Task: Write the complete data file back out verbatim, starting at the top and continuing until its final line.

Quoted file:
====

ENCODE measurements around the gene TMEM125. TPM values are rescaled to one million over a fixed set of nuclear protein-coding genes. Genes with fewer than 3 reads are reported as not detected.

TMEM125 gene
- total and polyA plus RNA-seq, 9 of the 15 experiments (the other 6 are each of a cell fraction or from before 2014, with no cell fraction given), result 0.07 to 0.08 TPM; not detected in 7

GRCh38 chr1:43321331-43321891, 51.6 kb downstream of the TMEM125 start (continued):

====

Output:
ENCODE measurements around the gene TMEM125. TPM values are rescaled to one million over a fixed set of nuclear protein-coding genes. Genes with fewer than 3 reads are reported as not detected.

TMEM125 gene
- total and polyA plus RNA-seq, 9 of the 15 experiments (the other 6 are each of a cell fraction or from before 2014, with no cell fraction given), result 0.07 to 0.08 TPM; not detected in 7

GRCh38 chr1:43321331-43321891, 51.6 kb downstream of the TMEM125 start (continued):